Public Notice Notifications

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Florida - This includes all public notices for projects being reviewed for Standard Permits within the State of Florida.

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SAJ-2019-01797 (IP-SJF)

Published July 30, 2019
Expiration date: 8/20/2019

TO WHOM IT MAY CONCERN:  The Jacksonville District of the U.S. Army Corps of Engineers (Corps) has received an application for a Department of the Army permit pursuant to Section 404 of the Clean Water Act (33 U.S.C. §1344) as described below:

 

APPLICANT:          

Collier County Government

C/o Dan Rodriguez

3335 Tamiami Trail East

Naples, FL 34112

 

WATERWAY AND LOCATION:  The project would affect waters of the United States south of the Golden Gate Canal. The project site is located just north of I-75, approximately 1.28 miles east of Collier Boulevard, in Section 36, Township 49 South, Range 26 East, Collier County, Florida.

Directions to the site are as follows:  Take I-75 to Exit 101 and head north on Collier Boulevard (951) for 0.4 miles. Turn right on City Gate Boulevard North, which currently dead ends at the Subject Property.

 

APPROXIMATE CENTRAL COORDINATES:   

Latitude 26.16631º

Longitude -81.66833º

 

PROJECT PURPOSE:

Basic:  The basic project purpose is for recreation.

Overall: To construct a sports and event complex on a 128.04-acre parcel in Collier County, Florida.

 

EXISTING CONDITIONS:  The Subject Property is vacant and densely vegetated consisting of both wetland and upland communities. Extensive exotic vegetation is present throughout the property. The Subject Property is bordered by vacant/undeveloped land to the south, the Collier County landfill to the east, the Collier County Sports Complex to the west on City Gate property, and the Collier County Resource Recovery Park to the north.

The 128.04-acre property is currently forested with the exception of a small portion of the northwest corner associated with an access road to the Collier County Resource Recovery Park.  The site consists primarily of 105.77 acres uplands with 22.07 acres of wetland communities along the eastern portion of the property and a small wetland along the southern property line. Current access to the property is via City Gate Boulevard North, off of Collier Boulevard.

A total of five (5) vegetation associations and land uses (i.e., FLUCCS codes) Pine Flatwoods (FLUCCS Code 411 E2 through E4, 26-99% Exotics); Mixed Pine (FLUCCS Code 415 E3 through E4, 51-99% Exotics); Cypress-Pine-Cabbage Palm (FLUCCS Code 624 E3, 51-75% Exotics); Industrial under Construction (FLUCCS Code 159); and Primitive Trails (FLUCCS Code 8146) were identified on the property. The majority of the site contains upland habitats with varying levels of exotic vegetation. Wetland communities exist primarily in the eastern portion and a small area in the south portion of the property with moderate to high levels of exotic vegetation. Exotic vegetation infestation, primarily Earleaf acacia (Acacia auriculiformis) and Melaleuca (Melaleuca quinquenervia) with some scattered Brazilian pepper (Schinus terebinthifolia) and Caesar weed (Urena lobata) (predominantly along the community edges exceeding 50 percent in most of the native wetland habitat area.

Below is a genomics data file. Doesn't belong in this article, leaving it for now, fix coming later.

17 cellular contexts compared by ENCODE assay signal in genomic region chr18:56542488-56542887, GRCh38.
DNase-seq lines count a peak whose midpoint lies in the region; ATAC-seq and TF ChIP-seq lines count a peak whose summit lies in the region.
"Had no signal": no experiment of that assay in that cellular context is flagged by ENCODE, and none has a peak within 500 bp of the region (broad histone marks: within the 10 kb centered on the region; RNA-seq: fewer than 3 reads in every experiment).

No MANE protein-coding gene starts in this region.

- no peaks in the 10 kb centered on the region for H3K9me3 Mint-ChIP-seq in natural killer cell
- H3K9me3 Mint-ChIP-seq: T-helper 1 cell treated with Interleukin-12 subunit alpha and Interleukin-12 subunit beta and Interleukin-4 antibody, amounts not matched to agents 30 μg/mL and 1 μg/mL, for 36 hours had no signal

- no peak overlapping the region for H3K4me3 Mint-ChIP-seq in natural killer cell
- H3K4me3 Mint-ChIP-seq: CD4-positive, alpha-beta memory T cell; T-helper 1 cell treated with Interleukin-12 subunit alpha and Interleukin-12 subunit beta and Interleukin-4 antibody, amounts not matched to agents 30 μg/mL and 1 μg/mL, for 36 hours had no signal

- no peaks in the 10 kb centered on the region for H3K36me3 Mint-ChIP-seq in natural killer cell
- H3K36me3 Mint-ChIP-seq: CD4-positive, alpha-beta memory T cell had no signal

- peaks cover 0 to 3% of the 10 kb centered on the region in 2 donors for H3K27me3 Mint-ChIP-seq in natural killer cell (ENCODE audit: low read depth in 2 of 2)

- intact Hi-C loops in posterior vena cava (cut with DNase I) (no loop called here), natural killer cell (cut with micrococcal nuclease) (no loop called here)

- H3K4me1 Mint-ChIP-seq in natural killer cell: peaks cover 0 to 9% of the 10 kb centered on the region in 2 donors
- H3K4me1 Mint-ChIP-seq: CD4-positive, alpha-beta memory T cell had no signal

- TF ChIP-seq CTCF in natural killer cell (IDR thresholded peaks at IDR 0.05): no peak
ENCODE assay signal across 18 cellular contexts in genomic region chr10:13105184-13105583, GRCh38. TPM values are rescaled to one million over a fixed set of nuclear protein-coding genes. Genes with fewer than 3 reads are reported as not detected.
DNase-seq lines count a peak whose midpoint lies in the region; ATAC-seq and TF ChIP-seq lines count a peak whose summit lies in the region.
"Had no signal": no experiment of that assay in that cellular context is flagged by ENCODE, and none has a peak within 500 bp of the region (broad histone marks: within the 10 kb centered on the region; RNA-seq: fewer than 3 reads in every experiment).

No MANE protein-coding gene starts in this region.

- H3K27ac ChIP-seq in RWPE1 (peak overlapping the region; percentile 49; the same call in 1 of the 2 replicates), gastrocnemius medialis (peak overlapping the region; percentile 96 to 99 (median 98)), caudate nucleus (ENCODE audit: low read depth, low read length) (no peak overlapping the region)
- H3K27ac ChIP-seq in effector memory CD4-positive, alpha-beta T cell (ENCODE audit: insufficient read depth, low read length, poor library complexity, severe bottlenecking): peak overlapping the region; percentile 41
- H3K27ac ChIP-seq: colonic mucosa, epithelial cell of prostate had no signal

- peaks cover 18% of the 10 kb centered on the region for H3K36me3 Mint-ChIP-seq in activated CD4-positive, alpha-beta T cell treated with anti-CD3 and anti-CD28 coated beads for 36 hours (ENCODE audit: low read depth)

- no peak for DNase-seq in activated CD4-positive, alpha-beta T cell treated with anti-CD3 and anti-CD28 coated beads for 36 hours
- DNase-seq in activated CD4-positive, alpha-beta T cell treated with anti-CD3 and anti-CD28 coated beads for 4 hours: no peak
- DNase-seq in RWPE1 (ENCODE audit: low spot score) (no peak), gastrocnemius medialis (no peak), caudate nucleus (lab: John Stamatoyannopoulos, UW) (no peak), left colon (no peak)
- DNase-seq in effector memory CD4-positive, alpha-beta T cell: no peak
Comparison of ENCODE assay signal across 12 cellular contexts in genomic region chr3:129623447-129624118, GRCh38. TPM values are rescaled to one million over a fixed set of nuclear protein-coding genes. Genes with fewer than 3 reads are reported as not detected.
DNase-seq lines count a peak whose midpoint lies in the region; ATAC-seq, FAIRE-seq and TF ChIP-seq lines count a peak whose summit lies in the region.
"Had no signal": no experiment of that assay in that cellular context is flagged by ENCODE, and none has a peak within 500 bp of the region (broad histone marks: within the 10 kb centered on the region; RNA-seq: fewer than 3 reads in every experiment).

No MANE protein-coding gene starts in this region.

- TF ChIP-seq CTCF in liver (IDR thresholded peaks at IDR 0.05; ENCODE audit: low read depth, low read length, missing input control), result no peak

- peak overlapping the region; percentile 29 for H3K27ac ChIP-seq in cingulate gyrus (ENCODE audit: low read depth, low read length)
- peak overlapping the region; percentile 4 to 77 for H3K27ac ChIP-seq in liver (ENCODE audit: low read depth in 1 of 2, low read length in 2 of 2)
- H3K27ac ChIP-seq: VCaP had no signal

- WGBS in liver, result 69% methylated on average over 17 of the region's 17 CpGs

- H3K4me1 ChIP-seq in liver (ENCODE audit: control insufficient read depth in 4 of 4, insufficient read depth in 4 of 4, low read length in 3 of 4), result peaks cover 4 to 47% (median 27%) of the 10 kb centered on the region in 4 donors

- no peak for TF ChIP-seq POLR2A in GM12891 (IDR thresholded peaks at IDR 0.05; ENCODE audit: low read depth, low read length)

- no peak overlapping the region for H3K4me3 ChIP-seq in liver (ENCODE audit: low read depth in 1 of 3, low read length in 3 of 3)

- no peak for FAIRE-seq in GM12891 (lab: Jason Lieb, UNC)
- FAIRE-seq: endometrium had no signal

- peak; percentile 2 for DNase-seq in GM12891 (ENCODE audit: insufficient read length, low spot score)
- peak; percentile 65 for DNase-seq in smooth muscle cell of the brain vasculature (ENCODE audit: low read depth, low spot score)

FLUCCS 159, Industrial Under Construction

This community is located in the northwest corner of the Subject Property. It has been permitted and cleared as part of an access road to the Collier County Resource Recovery Park. The Sports Complex is sharing this access road, which is an extension of City Gate Boulevard North.

FLUCCS 411-E2, Pine Flatwoods (26-50% Exotics)

This community is located in one strand in the southeast portion of the Subject Property as well as in two small areas near the northeast corner. Canopy vegetation is dominated by slash pine (Pinus elliottii) and earleaf acacia (Acacia auriculiformis). Other vegetation includes abundant saw palmetto (Serenoa repens), cabbage palm (Sabal palmetto), and various grasses scattered throughout. Exotic cover is moderate with earleaf acacia (Acacia auriculiformis) throughout and scattered melaleuca (Melaleuca quinquenervia) near the transitional boundaries.

FLUCCS 411-E3, Pine Flatwoods (51-75% Exotics)

This community is located along a majority of the western portion of the Subject Property. Canopy vegetation is dominated by slash pine and earleaf acacia. Other vegetation includes saw palmetto, cabbage palm, and various grasses scattered throughout. Exotic coverage is moderately high with earleaf acacia throughout and scattered melaleuca near the transitional boundaries.

FLUCCS 411-E4, Pine Flatwoods (>75% Exotics)

This community is located along the northern boundary of the Subject Property. Canopy vegetation is dominated by slash pine and earleaf acacia. Other vegetation includes saw palmetto, cabbage palm, and various grasses scattered throughout. Exotic coverage is high with dense earleaf acacia, Caesarweed (Urena lobata), and some Brazillian pepper (Schinus terebinthifolia).

FLUCCS 415-E3 Mixed Pine (51-75% Exotics)

This community is found in the south-central portion of the Subject Property. Canopy cover is dominated by moderate amounts of earleaf acacia, slash pine, and small, scattered bald cypress (Taxodium distichum). Mid-story consists of sparse cabbage palm. Ground cover is largely open with dense earleaf acacia duff.

FLUCCS 415-E4 Mixed Pine (>75% Exotics)

This community is found in the eastern-central portion of the Subject Property. Canopy cover is dominated by abundant earleaf acacia, slash pine, and small, scattered bald cypress. Mid-story consists of sparse cabbage palm. Ground cover is largely open with dense earleaf acacia duff.